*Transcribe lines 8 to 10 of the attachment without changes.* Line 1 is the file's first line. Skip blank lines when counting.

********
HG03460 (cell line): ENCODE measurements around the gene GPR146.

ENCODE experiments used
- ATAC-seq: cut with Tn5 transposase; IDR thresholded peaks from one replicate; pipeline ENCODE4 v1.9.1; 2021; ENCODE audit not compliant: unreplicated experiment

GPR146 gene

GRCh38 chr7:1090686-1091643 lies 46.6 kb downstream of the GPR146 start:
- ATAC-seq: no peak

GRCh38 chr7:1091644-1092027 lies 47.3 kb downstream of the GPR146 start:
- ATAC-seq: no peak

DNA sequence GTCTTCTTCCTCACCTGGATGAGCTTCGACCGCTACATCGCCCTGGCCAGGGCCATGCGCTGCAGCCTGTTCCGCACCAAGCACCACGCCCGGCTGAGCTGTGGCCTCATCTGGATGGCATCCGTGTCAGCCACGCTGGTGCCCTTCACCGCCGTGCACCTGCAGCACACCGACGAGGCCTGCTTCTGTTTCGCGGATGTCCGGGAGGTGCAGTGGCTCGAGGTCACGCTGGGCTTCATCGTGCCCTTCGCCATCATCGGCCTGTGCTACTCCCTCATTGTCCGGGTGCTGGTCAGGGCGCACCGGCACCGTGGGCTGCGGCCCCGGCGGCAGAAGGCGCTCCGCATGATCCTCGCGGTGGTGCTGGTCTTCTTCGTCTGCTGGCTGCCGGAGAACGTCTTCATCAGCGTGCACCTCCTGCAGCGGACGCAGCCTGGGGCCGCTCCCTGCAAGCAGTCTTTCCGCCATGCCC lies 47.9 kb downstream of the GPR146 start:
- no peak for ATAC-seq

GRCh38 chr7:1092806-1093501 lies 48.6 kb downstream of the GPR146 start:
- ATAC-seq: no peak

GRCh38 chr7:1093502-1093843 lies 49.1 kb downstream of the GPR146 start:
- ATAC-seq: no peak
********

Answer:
- ATAC-seq: no peak

DNA sequence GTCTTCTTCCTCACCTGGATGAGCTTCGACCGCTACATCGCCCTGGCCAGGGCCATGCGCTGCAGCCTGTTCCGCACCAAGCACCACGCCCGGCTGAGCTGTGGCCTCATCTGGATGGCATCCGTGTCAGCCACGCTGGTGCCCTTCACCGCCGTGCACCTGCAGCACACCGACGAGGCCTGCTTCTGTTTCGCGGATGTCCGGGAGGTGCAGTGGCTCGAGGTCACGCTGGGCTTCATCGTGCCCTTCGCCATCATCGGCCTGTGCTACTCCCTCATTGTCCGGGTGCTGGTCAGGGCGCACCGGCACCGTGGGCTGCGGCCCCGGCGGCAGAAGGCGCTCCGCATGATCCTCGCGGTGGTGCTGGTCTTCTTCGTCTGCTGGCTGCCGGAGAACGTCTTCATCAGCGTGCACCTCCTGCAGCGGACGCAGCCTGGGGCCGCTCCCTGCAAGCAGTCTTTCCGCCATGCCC lies 47.9 kb downstream of the GPR146 start:
- no peak for ATAC-seq